New guide attempts to turn the tide on perceptions of whistleblowers

A new guide is providing guidance for dealing with whistleblowing for employers, advising on how to respond to and carry through a complaint, in response to the perceived stigma associated with raising issues of concern within the workplace.

 Issued by the Chartered Insurance Institute, it recommends six steps on how organisations should "respond appropriately" to the prospect of employees who raise concerns of "a dangerous activity or a serious risk to the business" and outlines the difference between blowing the whistle and complaining.

 The guide identifies the stigma surrounding those who "blow the whistle" at work, stating that it is usually associated with "disloyalty". But it refutes this claim, conversely proposing that firms view whistleblowing as a positive thing. Through appropriately handling the concerns raised by employees, businesses can address problems and forfeit any "financial and reputational impact".

 The Director of Impetro Consulting Ltd, Paul Hubbard, has proposed that employers and counter-fraud managers in particular should "take whistleblowers more seriously" calling for greater attention to paid to dealing with those who hold internal criticisms.

 Mr Hubbard corroborates the claims made in the guide and extols the virtues of providing appropriate protection to those who raise issues and also the progressive aspect of responding to internally raised criticism.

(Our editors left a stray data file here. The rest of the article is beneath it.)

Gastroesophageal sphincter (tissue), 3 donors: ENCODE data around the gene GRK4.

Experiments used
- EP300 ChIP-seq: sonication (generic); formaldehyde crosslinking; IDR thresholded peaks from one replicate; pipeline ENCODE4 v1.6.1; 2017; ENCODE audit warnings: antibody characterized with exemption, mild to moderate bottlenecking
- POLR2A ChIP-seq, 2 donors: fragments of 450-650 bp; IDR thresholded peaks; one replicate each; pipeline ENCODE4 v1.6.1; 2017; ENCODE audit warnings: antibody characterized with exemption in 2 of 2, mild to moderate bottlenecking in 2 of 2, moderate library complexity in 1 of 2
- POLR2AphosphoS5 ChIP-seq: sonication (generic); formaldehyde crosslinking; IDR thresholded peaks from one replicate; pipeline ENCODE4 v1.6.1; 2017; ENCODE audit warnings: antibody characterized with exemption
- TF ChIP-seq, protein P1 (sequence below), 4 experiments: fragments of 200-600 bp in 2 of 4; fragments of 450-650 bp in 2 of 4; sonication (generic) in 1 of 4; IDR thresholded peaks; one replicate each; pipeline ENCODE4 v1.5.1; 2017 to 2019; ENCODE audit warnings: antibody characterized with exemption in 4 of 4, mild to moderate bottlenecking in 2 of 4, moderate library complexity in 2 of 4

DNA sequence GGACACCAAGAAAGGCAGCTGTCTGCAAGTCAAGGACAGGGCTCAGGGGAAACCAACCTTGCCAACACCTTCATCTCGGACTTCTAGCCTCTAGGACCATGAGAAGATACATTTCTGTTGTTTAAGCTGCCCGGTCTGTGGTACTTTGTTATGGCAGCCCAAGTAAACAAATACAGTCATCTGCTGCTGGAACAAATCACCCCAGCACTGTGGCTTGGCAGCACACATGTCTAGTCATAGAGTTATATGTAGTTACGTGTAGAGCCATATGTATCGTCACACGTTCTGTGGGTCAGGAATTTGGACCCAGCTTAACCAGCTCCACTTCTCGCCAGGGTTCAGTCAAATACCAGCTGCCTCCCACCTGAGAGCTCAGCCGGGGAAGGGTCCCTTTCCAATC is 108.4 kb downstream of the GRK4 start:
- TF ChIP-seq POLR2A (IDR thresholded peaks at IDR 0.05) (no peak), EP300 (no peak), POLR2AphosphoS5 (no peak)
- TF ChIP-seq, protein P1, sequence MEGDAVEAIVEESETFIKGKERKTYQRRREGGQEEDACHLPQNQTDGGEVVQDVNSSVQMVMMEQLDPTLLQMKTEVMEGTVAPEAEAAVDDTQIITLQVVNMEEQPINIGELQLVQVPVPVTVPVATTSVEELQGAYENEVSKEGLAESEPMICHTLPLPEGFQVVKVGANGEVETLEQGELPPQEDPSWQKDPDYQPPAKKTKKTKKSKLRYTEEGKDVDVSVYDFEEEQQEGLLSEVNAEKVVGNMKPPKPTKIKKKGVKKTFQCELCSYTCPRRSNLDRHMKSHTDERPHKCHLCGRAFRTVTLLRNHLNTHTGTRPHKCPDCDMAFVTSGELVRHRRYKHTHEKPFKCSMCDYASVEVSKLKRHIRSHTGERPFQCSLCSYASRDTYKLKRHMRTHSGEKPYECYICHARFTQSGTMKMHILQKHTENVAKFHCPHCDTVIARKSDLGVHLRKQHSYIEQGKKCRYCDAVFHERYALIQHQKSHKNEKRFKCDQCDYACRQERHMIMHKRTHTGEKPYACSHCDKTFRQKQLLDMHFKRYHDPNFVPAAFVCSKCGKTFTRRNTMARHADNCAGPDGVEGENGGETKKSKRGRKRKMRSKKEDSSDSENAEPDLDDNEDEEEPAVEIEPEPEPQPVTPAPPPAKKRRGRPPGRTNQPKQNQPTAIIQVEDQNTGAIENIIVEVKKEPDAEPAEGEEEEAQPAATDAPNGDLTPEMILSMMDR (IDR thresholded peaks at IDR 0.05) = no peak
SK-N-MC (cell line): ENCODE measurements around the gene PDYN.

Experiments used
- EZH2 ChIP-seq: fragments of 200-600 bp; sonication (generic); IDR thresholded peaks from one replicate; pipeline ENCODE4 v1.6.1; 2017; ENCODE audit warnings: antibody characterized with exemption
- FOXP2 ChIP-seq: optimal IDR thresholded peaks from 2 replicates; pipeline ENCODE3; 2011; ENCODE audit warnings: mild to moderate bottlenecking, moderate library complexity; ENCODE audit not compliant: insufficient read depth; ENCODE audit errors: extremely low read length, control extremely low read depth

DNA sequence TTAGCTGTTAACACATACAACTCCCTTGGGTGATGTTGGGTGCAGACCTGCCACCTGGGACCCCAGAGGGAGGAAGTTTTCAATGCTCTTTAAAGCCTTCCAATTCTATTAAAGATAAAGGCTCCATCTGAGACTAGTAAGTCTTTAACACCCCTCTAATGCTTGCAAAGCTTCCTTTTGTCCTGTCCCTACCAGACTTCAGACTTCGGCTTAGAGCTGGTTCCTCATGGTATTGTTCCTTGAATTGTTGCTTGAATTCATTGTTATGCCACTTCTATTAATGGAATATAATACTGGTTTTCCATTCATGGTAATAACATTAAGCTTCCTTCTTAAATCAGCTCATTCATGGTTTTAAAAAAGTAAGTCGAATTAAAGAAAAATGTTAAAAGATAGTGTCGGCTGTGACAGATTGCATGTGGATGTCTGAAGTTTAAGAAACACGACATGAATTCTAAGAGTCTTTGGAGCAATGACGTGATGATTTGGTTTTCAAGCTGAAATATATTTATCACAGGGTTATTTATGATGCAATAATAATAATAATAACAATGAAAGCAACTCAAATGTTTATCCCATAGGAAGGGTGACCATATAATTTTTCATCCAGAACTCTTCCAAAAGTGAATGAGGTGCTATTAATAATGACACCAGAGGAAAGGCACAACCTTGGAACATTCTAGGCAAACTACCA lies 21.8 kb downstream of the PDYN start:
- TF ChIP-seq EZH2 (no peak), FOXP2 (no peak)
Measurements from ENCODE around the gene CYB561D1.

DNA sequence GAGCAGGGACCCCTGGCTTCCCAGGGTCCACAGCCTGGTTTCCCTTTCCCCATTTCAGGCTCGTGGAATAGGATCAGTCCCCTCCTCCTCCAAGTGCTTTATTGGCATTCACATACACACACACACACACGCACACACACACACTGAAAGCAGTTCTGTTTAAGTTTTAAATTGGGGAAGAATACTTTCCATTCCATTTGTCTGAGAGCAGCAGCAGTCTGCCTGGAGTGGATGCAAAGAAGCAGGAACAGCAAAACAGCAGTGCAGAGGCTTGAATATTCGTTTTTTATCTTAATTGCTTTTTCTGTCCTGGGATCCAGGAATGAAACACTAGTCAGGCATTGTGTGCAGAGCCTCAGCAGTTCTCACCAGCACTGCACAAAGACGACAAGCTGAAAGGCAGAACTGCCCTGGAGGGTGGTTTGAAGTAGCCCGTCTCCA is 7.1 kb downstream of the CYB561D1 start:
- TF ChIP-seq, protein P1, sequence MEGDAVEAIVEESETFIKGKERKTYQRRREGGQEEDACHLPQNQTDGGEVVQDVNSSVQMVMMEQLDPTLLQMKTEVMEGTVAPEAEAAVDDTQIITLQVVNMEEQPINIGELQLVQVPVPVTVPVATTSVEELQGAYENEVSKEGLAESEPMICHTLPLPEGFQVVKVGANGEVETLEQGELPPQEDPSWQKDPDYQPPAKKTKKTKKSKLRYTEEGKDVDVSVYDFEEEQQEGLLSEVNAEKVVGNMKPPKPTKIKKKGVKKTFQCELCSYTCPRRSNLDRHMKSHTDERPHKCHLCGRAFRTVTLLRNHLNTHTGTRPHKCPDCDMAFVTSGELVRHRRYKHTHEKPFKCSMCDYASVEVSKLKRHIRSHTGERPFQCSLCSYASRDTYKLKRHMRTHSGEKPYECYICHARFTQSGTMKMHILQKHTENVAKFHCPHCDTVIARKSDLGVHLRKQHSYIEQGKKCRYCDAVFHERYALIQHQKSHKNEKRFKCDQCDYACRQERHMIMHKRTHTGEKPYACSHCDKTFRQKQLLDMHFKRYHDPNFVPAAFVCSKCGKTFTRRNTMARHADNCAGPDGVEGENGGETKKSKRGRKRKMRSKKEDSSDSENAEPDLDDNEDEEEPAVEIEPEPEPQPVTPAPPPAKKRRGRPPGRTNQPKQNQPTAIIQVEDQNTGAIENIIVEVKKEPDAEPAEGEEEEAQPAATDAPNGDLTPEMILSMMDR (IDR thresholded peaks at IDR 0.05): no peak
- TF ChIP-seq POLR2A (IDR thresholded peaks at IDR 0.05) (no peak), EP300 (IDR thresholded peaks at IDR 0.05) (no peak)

Cultural perception

 He said: "Think how many more people would provide information to catch fraudsters within their businesses if they felt comfortable that they would be treated fairly and not subject to any negative repercussions.

 "Counter-fraud managers especially should be treating whistleblowing more seriously and investing more time and effort in this area."

 Despite the cultural perception of whistleblowing, legislation is in place that prevents the dismissal or victimisation of an employee following them having made a protecting disclosure of information.

 The Public Interest Disclosure Act 1998 then defines a protected disclosure as a piece of information, such as a criminal offence, dangers to health and safety or miscarriages of justice, that is in the public interest to be disclosed

 The guide proposes six steps that intend to assist employers in dealing with whistleblowing, beginning handling the instance where the concern is raised, right through to advising the individual that they will not suffer any detriment as a result to taking action and finally, rectifying the issue.